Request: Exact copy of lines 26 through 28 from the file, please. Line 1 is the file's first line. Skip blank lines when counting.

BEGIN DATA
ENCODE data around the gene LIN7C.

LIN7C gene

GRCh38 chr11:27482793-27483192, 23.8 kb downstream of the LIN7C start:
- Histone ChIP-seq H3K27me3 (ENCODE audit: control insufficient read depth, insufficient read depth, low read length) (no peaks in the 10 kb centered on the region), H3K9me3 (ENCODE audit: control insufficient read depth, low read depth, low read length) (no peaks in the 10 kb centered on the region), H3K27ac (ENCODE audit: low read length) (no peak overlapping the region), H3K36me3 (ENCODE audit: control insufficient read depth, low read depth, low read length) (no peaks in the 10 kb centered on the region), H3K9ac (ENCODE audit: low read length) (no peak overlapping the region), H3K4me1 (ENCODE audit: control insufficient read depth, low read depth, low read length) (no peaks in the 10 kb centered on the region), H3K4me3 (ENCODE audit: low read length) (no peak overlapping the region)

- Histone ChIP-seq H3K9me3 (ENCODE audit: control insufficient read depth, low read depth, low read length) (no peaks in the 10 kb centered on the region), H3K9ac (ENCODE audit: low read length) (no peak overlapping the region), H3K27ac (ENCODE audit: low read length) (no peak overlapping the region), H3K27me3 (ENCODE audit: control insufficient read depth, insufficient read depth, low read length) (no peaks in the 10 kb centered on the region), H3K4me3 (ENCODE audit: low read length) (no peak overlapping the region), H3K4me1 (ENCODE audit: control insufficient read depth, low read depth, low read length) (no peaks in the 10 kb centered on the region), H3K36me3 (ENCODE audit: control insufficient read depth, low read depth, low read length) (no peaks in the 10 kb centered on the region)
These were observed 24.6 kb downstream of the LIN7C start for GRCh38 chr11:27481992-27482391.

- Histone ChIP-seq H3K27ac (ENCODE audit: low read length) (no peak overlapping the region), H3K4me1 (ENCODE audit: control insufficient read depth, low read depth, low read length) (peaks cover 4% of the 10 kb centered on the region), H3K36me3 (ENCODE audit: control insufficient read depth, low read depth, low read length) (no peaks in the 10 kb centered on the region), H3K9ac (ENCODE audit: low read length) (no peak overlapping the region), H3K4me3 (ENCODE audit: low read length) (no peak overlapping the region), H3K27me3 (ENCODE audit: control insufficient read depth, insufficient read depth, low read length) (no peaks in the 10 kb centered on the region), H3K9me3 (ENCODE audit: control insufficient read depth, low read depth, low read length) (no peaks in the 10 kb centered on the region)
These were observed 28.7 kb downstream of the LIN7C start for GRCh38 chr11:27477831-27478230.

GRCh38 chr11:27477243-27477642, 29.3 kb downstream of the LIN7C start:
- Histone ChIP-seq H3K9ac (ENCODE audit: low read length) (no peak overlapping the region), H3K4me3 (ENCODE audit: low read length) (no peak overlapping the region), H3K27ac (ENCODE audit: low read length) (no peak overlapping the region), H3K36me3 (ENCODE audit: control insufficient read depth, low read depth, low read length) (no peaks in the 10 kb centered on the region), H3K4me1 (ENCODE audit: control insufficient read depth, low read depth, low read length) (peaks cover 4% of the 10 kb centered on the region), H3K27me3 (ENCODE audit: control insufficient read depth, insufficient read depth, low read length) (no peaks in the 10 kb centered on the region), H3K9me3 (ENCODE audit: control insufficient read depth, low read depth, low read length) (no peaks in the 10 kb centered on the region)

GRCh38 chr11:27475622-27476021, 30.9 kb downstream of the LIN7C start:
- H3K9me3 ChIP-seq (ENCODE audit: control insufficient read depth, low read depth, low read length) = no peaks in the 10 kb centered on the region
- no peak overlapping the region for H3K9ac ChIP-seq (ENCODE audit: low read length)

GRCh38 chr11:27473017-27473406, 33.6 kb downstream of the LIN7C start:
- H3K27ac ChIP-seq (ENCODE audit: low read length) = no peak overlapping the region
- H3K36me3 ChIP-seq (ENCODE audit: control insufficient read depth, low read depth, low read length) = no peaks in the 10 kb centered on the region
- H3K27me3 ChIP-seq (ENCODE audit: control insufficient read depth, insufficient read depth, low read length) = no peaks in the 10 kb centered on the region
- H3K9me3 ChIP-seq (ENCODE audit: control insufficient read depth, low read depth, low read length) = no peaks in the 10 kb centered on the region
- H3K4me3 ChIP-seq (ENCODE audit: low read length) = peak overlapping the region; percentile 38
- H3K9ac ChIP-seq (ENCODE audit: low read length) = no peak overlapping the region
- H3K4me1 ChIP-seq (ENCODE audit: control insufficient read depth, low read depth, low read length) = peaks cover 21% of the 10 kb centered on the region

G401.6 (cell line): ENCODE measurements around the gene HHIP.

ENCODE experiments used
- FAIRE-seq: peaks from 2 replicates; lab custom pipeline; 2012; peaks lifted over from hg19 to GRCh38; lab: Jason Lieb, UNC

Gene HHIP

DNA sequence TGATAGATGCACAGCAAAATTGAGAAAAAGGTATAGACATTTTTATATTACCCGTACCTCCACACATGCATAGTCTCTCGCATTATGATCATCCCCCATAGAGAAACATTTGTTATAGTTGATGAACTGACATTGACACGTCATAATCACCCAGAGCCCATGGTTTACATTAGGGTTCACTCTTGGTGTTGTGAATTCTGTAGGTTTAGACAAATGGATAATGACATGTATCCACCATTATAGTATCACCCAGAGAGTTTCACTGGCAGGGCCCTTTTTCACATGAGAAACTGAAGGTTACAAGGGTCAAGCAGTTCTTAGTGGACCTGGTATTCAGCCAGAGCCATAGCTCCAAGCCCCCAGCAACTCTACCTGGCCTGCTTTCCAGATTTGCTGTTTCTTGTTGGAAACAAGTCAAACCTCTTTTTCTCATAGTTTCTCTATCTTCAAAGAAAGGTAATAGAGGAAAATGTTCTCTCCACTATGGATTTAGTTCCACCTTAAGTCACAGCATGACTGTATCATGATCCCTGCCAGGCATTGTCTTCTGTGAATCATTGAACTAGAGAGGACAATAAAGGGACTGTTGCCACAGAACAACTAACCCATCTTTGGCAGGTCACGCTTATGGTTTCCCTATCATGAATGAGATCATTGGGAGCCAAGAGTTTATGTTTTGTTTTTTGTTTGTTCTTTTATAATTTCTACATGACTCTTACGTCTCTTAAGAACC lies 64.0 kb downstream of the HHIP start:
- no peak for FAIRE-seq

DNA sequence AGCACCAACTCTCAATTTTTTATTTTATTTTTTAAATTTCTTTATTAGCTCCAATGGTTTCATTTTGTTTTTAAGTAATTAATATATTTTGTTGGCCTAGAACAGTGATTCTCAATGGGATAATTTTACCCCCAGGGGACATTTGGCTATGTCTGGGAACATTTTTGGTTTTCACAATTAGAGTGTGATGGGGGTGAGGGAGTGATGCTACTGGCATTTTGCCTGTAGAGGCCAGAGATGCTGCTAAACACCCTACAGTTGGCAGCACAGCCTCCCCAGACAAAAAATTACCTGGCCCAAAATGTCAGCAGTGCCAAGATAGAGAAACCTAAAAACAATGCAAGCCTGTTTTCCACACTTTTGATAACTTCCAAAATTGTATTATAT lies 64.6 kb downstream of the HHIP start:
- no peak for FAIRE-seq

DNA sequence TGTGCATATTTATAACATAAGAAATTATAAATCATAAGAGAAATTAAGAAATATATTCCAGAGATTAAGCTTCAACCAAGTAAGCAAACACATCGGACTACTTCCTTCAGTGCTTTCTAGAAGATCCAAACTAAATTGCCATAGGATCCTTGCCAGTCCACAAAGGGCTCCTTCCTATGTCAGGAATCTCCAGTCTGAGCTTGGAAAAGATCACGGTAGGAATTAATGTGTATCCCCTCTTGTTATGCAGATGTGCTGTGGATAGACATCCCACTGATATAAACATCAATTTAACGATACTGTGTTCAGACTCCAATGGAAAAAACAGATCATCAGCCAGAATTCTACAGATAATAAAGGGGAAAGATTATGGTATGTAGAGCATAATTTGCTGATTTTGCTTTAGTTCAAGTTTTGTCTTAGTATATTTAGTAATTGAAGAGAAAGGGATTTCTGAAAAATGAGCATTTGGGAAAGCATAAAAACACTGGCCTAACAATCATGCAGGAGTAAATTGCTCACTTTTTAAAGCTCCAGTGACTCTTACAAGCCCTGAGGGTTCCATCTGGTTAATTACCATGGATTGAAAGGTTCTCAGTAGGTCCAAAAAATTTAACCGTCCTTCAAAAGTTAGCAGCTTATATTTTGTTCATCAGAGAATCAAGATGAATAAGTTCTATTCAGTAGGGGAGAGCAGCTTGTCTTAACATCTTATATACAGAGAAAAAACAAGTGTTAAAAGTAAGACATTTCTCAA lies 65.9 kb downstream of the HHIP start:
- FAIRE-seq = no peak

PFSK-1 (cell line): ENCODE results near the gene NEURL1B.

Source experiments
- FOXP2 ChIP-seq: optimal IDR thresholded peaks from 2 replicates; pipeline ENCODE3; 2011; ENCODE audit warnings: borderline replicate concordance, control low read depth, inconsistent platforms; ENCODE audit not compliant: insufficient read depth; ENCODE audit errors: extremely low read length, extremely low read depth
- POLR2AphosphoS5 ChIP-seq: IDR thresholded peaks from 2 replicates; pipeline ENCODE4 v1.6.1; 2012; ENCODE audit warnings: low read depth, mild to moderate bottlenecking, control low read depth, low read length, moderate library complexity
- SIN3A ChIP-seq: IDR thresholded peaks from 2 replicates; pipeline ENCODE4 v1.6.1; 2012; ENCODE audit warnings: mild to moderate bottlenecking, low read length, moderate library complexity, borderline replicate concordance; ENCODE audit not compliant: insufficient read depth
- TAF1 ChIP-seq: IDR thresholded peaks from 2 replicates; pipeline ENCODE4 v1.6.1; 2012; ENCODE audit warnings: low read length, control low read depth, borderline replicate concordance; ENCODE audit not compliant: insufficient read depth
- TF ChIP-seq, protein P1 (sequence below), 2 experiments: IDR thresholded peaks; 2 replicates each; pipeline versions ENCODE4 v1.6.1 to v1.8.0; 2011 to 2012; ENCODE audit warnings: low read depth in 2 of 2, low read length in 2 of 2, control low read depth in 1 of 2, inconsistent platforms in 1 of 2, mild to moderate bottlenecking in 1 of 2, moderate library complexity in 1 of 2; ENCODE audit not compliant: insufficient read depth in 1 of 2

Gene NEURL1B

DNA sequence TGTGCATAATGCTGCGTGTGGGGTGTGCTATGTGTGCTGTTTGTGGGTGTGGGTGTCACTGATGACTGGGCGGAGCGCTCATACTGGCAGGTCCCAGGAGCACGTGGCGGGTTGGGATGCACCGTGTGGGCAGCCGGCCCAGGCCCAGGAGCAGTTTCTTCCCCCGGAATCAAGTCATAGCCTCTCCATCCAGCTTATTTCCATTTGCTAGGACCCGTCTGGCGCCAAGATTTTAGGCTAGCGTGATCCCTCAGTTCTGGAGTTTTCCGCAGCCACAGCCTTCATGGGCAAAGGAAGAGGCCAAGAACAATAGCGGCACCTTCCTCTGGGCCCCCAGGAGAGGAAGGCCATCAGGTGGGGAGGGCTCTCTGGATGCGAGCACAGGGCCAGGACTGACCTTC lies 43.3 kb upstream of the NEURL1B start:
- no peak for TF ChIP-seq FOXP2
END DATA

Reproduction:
DNA sequence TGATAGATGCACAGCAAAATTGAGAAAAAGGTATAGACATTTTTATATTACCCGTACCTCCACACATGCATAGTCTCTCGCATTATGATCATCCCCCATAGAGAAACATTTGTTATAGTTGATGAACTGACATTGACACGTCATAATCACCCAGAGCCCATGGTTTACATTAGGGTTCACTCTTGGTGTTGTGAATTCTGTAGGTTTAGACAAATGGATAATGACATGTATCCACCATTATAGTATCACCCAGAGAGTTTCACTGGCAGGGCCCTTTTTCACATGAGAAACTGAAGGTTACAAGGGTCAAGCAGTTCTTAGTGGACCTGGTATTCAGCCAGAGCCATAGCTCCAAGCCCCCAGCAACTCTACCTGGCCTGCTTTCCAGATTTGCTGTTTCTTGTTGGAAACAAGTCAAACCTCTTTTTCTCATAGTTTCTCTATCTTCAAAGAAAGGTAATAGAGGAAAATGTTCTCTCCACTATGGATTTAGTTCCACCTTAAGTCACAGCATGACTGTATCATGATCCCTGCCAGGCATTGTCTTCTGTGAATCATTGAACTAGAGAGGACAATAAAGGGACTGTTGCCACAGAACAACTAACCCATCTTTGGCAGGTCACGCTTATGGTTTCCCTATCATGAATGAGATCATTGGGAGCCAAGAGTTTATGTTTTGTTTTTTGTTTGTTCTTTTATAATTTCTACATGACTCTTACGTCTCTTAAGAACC lies 64.0 kb downstream of the HHIP start:
- no peak for FAIRE-seq

DNA sequence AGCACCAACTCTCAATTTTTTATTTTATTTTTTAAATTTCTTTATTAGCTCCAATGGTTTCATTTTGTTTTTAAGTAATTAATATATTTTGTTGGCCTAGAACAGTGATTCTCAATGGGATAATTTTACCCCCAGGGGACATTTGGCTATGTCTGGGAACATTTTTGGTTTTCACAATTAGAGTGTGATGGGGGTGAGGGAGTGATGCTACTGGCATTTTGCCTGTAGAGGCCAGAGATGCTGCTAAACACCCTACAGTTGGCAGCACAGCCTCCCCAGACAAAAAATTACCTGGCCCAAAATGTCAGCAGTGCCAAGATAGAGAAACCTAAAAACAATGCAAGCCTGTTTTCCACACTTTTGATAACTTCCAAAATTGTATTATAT lies 64.6 kb downstream of the HHIP start: